Enterprise Buying and the Tech Sector

To reiterate something I said on CNBC last night, I mused bullishly about technology over next eighteen months based on enterprise buying picking up. Said nice things about Cisco, Dell, Juniper, and others.

A point I’m wavering on is whether Microsoft should be lumped into that group. The bullish case is that a rising enterprise buying tide lifts all tech boats, even ones with holes; the bearish case is that Microsoft’s core businesses are slowing, spending is increasing on unprofitable programs, and the company is f(l)ailing in search-related ads.

A reader made the point in a different way to me via email. His take: The Dow’s has outpaced Nasdaq materially over the last twelve months. Assuming the Dow doesn’t backslide, then cheap-o mean reversion would suggest significant Nasdaq (read:tech) outperformance.


  1. Only in the Apple and Google centric view of the technology landscape could there be a boom for cisco, juniper, “others”, and, get this, Dell, without these enterprises also upgrading to office, vista, server 2003 — soon to be longhorn server, and Microsoft Dynamics. Yes one of Microsoft’s most successful and highly profitable platforms is getting a major update in 2008.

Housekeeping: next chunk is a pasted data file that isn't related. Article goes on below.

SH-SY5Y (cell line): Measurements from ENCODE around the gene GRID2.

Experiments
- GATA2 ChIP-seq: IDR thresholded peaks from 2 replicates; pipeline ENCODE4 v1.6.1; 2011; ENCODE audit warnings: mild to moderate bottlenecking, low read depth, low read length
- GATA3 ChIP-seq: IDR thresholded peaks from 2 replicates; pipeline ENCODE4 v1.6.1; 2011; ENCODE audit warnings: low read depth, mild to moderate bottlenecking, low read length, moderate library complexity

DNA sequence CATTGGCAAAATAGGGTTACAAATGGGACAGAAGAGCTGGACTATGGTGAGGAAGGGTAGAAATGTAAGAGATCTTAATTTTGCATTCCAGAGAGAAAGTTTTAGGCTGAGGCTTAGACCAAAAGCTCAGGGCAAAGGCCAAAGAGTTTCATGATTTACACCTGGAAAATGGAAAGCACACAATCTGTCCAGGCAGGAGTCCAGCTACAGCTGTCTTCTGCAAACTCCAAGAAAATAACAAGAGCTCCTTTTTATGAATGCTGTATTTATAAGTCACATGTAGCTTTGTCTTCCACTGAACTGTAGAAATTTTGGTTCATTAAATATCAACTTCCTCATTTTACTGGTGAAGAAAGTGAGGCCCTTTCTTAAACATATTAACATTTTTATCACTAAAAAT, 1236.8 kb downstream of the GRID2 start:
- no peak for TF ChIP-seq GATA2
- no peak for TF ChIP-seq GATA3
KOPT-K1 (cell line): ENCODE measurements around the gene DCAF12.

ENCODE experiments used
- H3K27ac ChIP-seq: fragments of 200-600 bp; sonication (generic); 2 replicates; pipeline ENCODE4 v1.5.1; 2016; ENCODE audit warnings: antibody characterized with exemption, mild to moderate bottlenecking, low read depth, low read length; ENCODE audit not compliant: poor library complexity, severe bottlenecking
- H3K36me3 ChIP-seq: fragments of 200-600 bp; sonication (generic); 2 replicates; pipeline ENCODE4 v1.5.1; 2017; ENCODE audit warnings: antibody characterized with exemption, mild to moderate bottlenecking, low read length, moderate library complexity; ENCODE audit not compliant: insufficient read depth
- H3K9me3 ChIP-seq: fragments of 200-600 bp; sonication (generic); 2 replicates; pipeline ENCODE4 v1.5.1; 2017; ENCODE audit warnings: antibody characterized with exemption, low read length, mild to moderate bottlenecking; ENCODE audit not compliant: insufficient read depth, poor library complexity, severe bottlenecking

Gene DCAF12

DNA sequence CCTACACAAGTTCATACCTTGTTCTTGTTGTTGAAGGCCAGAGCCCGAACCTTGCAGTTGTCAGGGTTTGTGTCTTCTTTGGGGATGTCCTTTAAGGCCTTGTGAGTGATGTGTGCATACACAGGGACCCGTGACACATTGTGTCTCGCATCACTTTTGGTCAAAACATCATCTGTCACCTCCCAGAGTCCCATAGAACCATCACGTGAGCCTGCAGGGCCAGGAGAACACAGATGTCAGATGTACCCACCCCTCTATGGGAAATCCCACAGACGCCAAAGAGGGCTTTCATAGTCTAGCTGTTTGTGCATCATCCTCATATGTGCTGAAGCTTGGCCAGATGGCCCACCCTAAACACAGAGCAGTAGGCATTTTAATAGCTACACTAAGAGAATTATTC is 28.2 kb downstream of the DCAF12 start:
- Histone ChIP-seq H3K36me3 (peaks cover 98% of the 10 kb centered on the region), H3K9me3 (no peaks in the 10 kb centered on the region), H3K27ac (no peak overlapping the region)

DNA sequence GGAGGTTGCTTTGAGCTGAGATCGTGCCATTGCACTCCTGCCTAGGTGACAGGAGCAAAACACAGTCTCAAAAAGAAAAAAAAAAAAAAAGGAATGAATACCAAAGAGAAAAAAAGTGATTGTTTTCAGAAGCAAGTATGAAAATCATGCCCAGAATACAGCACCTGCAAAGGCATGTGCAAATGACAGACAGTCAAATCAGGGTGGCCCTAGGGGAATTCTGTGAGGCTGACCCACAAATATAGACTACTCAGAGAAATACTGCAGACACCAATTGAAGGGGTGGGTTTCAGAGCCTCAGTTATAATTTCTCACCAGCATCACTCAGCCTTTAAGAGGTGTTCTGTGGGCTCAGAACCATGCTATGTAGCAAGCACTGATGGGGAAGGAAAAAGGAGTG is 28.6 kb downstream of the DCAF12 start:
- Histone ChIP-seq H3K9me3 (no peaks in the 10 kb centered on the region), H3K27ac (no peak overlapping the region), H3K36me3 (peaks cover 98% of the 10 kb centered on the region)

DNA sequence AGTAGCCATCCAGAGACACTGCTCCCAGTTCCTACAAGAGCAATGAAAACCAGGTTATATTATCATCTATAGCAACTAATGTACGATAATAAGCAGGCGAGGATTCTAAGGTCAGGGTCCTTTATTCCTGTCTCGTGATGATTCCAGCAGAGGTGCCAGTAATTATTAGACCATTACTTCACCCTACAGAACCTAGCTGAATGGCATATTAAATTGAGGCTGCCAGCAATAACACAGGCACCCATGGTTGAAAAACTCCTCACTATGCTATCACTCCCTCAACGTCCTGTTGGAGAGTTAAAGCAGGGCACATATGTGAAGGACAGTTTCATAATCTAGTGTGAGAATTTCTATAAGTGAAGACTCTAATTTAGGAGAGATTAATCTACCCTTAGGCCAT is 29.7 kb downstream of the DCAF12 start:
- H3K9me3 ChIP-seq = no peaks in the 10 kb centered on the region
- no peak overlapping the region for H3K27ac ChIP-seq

Its an especially curious position because that’s exactly what msft CFO DIDN’T say was happening, only yesterday, on the CC. Microsoft products are being gobbled up by enterprises large and small.
    This was the one quarter when the very vocal Vista bears could have been right, as Vista was always predicted to have a slow ramp in enterprises. But even That didn’t happen. Vista Only builds momentum from here as drivers get updated, vista specific software is developed, and SP1 gets released.
    It is going to be a vista “world” someday very soon. If one really thinks about it, it couldn’t be any other way actually. At least when this becomes entirely obvious (perhaps when Roger acknowledges that msft still has a pulse if only a faint one?), the A/G centric bloggers can then begin to sharpen their “focus” on the next money losing msft business (designed partly to shield their massive net income), and of course pen their clockwork like Microsoft is “dead” posts, widely linked of course.

  2. Re: Dow vs. Nasdaq.
    I believe the Dow is a price weighted index and the Nasdaq is market cap weighted.
    The two really shouldn’t be compared.
    Moreover, one shouldn’t use the Dow as a comparison to ANYTHING, since price weighting renders it fairly meaningless for measuring return or performance…